The Power of NFC: When Tapping Points Hit the Tipping Point
July/Aug 2012
Theresa Billy

NFC is the new buzz word—or acronym, to be more precise. Short for near-field communication, NFC is seemingly everywhere these days, from blogs to boardrooms, and beyond. This “tap technology” is being investigated by everyone from marketers to product developers, and even executives. It’s no wonder; it is an exciting, innovative technology that, when combined with mobile and cloud technologies, offers a new layer of disruption that provides an array of possibilities for real and unforeseen change across numerous activities, industries, and ecosystems.

NFC provides a wonderful, unobtrusive, and interactive engagement opportunity for end users, as well as new opportunities for engagement, data collection, and distribution for businesses due to its ability to connect offline to online and make information portable. Think about it. Now M2M (machine-to-machine) is being connected to the cloud (the home of data) and mobile technology. This means you can get information anywhere, anytime—and you can even take it with you.

In a nutshell, NFC connects, connects, and connects. Out of the box, it puts the power of connectivity in your hands. No apps to search for or download. No services for which to sign up. No pins or passwords to enter. Just tap your NFC-enabled device to an NFC tap point, connect, and “voilà!” You are able to receive and share information, offline and online.

Extending the potential of NFC is the fact the technology represents a uniform standard of interoperability that has been adopted globally and which relies on visual cues and tap points to engage. These attributes remove major barriers to adoption, making the technology consistent and easy to use. It can be recognized and deployed globally with no language barriers.

Tap to the Customer

This interoperability also creates another layer of connectivity—an opportunity to provide the customer with location-based information delivery at the appropriate time for purchase and decisionmaking.

Because NFC chips don’t need power, they can be placed anywhere on the product, whether it’s inside the actual product or on the labels, tags, or packaging. It allows a prospective buyer to verify information about product authenticity. For instance, is that a real Coach handbag, or is it a knock off? Or, what are the ingredients in that candy bar or its expiration date?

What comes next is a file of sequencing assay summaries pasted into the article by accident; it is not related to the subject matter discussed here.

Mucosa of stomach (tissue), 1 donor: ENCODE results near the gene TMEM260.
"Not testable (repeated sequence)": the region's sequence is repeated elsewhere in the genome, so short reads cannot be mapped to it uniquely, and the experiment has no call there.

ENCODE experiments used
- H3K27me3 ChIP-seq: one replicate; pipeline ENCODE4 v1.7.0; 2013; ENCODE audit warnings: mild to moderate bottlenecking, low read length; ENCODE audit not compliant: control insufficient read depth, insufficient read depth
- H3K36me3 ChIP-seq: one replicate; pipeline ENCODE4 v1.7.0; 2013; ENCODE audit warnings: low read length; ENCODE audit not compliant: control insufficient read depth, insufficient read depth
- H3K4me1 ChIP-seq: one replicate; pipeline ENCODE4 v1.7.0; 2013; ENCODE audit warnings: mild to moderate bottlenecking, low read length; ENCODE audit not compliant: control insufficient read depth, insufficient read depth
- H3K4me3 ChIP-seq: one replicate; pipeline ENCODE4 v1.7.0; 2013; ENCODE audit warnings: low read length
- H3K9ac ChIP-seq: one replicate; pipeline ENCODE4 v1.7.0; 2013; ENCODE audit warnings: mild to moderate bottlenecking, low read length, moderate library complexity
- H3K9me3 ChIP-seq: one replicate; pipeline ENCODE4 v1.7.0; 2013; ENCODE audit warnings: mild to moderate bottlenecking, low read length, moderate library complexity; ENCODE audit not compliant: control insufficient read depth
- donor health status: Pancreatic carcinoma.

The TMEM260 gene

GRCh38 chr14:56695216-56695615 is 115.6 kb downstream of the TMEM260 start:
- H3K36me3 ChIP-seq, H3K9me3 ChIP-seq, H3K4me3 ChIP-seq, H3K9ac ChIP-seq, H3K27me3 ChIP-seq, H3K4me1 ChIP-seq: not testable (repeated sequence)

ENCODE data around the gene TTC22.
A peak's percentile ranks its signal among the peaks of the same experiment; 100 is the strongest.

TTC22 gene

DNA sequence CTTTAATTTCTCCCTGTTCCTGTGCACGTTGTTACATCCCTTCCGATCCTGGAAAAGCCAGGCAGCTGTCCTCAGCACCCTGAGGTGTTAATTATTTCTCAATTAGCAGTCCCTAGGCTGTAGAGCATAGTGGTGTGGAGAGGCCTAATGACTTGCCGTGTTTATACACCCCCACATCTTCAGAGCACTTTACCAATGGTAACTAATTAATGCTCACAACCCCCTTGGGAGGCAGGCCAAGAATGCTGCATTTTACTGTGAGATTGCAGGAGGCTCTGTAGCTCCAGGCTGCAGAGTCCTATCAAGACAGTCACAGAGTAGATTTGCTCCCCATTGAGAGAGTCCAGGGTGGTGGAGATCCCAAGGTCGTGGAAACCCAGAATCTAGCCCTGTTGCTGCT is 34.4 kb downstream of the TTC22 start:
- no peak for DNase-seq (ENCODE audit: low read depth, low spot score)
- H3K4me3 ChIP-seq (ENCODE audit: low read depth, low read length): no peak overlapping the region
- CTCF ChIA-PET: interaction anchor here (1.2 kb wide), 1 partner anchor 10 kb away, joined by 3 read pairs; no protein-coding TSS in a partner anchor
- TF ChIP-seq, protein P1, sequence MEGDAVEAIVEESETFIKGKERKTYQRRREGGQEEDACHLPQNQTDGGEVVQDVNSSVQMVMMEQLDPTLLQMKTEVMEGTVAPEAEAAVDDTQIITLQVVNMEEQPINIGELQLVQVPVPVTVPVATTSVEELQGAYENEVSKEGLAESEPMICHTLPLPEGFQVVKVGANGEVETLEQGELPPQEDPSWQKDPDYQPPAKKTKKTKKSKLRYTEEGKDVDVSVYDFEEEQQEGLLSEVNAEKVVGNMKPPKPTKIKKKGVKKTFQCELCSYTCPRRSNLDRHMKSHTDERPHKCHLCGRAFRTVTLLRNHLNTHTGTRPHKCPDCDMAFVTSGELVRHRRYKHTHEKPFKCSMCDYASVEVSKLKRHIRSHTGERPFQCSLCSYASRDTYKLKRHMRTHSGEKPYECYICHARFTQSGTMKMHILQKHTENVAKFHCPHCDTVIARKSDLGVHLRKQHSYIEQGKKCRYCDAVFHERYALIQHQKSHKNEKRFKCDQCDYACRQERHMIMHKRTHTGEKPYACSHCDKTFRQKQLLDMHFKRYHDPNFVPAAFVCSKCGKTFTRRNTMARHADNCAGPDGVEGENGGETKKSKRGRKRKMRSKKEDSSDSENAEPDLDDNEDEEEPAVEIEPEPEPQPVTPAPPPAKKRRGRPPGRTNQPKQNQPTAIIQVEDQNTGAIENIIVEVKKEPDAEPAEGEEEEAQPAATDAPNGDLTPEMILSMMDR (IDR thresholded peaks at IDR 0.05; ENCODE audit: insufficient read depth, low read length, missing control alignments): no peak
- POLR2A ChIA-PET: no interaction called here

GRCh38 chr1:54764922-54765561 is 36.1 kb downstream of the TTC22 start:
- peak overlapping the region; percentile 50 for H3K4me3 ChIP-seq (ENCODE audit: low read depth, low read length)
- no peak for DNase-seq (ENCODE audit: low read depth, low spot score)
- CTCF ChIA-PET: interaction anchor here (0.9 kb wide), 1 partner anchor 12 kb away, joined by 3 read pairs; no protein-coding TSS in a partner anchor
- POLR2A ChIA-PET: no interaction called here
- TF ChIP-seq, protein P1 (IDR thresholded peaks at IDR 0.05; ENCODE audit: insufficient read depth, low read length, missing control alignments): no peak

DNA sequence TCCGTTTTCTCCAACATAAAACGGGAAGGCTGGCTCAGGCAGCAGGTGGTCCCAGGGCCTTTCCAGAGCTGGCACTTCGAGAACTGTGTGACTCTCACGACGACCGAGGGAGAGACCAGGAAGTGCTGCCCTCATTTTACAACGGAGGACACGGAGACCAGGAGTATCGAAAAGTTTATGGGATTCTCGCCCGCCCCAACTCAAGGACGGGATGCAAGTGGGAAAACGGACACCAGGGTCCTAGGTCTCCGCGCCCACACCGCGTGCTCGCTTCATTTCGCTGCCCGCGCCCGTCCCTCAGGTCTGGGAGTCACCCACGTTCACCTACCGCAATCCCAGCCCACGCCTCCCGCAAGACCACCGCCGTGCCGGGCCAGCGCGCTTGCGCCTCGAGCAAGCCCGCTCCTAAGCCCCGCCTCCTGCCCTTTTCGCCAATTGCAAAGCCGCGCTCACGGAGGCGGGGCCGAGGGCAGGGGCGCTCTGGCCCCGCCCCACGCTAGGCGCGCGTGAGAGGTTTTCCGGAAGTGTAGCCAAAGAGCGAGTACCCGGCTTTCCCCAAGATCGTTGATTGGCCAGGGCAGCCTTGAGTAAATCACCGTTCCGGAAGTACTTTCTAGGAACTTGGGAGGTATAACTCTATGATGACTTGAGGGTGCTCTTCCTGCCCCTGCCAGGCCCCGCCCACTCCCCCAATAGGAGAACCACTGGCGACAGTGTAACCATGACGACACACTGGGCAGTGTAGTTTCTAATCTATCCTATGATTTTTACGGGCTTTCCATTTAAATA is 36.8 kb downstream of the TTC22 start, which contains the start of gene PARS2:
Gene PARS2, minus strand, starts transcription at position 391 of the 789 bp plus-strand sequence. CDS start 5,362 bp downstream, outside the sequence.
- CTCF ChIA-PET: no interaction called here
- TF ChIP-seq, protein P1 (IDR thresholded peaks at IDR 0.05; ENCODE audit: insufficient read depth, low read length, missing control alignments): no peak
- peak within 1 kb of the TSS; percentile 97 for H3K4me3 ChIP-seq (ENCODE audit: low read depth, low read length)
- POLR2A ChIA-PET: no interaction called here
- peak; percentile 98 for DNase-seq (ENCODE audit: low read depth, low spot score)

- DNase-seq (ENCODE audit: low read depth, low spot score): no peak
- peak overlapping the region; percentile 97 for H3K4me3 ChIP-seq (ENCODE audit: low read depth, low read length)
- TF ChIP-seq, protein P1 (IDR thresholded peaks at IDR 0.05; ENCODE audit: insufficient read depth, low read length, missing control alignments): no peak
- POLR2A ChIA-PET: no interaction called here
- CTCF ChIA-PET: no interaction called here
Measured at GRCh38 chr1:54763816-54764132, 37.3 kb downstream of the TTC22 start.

Beyond this, it is the tapping that can really empower the consumer. NFC is a wireless technology that enables data exchange or information delivery and communication to occur between any two electronic devices when they “tap” or come together in proximity of each other. If you tap your NFC-enabled device to another NFC-enabled device or tap point, like a smart poster or label, you can retrieve a message.

When you boil it down, you’re connecting chips; chips that are actually embedded in devices. We are not just talking smartphones and tablets, but also appliances like a refrigerator, or an inanimate object like a poster, coaster, shirt, and more. These chips can pretty much go anywhere and be encoded with almost any message, including animation, apps, and forms.

The power comes with the message that is shared or received via an online connection or by tapping your phone to another NFC-enabled device. Think of the activity-driven opportunities this seemingly simple new distribution point provides, especially now, as more smartphones with NFC enter the market.

You can deliver payment options, coupons, loyalty programs and brand apps, links to join interactive games, product information, social media connections, and on and on.

The possibilities are endless and its simplicity is why there is so much chatter. This simplicity and ease of connectivity makes NFC the technology everyone wants to develop.

Tap to the Business

NFC can be used as a pointer at tap, which means it uses a URL and points to, or sends the user to a specific site, or it can be used to bootstrap more capable wireless connections, like establishing Bluetooth connections or configured Wi-Fi networks. This bidirectional communication capability allows for another highly desirable use case: geotargeted and geofenced message delivery. This takes location-based message targeting to the next level.

Excitement is building across industries from the realization that this provides previously unheard-of advertising and marketing opportunities as well as data capturing possibilities. It also creates the potential to close the loop, capturing data from the point-of-manufacture to the point-of-sale.

Use of the cloud and mobile technology changed the basic paradigm of brick-and-mortar retail and how consumers shop. It brought the store to consumers where they are and when they want it. Shoppers now have the ability to search for products and services, compare information and prices, share preferences and ratings, and shop from their mobile devices anytime, anywhere.